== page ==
Every once in a while it's necessary to remind our readers of the various scams that are played upon the uninitiated by the criminals of this world. There have always been scams but its seems with the advance of the internet and increased technology there are more and more unsuspecting people getting ripped off. And, as the holidays approach and the season of charitable giving is here, more and more people will be victims.
One particularly expensive scam currently taking place has been brought to my attention. Never respond to e-mails, telephone calls or pages that tell you to call an "809" telephone number. That "809" can alert you to a scam that is quickly spreading and can easily cost you a lot of money.
This is how it works. You receive a message on your answering machine or pager that asks you to call a number beginning with area code 809. The reason you are asked to call varies. It can be to receive information about a family member who has been ill, to tell you someone has been arrested or died, to let you know you have won a wonderful prize, etc. In each case, you are told to call the 809 number right away. Since there are so many new area codes these days, people often unknowingly return these calls.
If you call the number, you may be put on hold for a long period of time, or you will get a long recorded message. They will try to keep you on the phone as long as possible to increase the charges. The surprise comes at the end of the month when you get your telephone bill; you'll learn you have been charged a high price for the call. The 809 area code is located in Dominican Republic and can be used as a pay-per-call number, similar to 900 numbers in the United States. There is no requirement that you be notified and warned of charges and rates involved because it is not covered by U. S. regulations.
Here is another scenario. This year's most appropriate holiday gift may be a charity donation made on behalf of a loved one, but watch out for con artists. Most charity fundraising is legitimate, but fraud activity increases during the holidays because people are in a giving mood. Because con artists often capitalize on recent disasters, consumers still need to be especially careful when donating to relief efforts such as the Sept. 11 terrorist attacks. Even though the disaster was well over a year ago scams are still being conducted concerning these attacks. The very idea of this gives you a concept of how ruthless these people are, because they target well-known events where immediate help is needed. Fortunately most con artists are fairly easy to spot once you know what to look for.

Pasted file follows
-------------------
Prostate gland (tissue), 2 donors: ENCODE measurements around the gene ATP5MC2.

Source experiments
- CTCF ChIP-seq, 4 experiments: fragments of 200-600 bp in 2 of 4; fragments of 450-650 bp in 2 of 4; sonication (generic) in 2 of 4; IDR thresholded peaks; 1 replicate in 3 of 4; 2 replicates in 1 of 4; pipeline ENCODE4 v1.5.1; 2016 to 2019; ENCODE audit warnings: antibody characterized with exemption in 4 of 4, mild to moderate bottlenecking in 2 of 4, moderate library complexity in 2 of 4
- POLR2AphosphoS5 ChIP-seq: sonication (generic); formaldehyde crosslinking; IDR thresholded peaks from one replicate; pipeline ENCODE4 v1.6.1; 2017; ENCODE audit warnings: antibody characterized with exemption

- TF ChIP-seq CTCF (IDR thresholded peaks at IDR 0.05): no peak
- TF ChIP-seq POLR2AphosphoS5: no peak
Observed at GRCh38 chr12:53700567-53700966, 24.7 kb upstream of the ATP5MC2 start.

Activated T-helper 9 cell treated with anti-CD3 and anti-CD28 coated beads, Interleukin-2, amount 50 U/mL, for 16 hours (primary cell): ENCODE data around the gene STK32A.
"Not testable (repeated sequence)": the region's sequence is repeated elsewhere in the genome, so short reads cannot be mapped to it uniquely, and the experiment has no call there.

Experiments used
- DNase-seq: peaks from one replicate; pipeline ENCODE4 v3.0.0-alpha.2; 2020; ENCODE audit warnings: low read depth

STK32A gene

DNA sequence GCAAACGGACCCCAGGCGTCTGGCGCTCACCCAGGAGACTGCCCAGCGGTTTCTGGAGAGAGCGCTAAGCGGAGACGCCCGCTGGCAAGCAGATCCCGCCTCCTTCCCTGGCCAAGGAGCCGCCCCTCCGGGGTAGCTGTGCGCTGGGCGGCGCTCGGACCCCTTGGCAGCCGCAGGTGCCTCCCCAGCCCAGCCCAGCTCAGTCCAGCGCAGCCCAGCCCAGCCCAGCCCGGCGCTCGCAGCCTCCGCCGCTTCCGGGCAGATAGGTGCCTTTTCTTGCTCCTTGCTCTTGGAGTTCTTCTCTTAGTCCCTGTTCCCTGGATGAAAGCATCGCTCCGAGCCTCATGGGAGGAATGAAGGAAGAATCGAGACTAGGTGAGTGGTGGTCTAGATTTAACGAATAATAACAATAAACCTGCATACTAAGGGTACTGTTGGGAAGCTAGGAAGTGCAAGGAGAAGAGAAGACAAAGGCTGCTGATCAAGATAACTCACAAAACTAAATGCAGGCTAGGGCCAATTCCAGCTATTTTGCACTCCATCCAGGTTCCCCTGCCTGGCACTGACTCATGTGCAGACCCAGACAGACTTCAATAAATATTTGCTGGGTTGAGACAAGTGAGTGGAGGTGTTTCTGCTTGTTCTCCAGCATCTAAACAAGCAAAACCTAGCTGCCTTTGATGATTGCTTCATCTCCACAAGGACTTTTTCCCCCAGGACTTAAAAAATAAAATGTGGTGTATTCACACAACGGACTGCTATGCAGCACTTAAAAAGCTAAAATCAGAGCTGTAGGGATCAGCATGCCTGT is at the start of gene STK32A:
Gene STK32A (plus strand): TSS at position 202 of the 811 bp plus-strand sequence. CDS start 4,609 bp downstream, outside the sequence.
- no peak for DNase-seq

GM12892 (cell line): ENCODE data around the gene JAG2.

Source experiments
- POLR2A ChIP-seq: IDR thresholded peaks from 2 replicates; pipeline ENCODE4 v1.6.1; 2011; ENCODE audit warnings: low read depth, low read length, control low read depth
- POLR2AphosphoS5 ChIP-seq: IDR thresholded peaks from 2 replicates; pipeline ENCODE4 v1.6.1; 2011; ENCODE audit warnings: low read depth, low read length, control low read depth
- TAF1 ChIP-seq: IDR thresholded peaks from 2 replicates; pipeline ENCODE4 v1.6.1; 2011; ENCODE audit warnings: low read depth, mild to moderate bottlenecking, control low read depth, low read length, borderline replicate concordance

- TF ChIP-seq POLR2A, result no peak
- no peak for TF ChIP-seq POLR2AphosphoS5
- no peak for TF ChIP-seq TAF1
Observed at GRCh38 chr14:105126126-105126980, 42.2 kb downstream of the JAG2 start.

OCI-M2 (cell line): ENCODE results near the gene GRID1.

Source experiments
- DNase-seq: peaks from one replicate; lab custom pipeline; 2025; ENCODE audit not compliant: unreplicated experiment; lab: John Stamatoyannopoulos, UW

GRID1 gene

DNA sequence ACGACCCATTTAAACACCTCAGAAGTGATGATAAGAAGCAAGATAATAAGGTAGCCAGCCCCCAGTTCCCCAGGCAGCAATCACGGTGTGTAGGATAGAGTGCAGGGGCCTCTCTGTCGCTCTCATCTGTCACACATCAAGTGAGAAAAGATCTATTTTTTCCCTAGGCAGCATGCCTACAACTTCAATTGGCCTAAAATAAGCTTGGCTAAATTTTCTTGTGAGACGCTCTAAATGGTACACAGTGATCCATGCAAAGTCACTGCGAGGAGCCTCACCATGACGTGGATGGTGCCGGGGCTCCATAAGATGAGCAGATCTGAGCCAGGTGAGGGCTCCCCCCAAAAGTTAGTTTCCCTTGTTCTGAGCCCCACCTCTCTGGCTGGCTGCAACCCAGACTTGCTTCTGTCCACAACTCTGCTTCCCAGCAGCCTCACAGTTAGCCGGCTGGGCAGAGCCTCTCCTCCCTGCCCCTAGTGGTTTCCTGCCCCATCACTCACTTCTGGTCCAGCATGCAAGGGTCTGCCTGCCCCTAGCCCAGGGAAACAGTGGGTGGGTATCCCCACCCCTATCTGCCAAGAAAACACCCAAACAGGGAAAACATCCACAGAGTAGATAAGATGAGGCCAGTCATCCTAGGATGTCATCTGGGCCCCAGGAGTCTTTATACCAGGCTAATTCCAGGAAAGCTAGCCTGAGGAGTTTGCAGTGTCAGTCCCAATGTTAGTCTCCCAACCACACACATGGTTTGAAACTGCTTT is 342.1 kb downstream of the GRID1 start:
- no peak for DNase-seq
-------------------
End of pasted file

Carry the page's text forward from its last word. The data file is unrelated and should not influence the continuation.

Here are some suggestions to avoid getting scammed by fake charities.
Stick with charities you know and trust. Initiate contact yourself. Legitimate charities maintain offices staffed with employees eager to hear from you, while con artists have to locate potential victims with roving in-person appeals, telemarketing and mailing. Ask lots of questions.
If you're approached by an unfamiliar charity, ask for the organization's full name, local street address, purpose of their current fundraising and how the money will be used. Ask for written materials and say you'll consider the request letter. Take your time. Beware of callers who won't take no for an answer, or claim they have deadlines to meet. And, beware of high-pressure tactics. Legitimate charities value their reputations and don't use dramatic emotional appeals.
In addition watch out for credit card fraud when you are shopping this season. Take only the cards you will use with you when you are going shopping. Make sure you get your card back after making your purchases. Be sure to take the receipt, including the carbon copies. Crooks who steal your cards or receipts use the information on them to make fraudulent charges to your accounts.
Watch out for bogus loan or credit offers. They are often pitches to consumers who need extra money for holiday shopping. You may see the ads in the classified sections of large daily newspapers, in supermarket tabloids, or bulletin boards, even tacked on telephone poles. If you're asked to pay a fee to get a loan or a credit card, it's probably a scam.
And remember if something sounds too good to be true it usually is, never send cash through the mail, and don't give your credit card number over the telephone unless you are absolutely certain the charity is legitimate.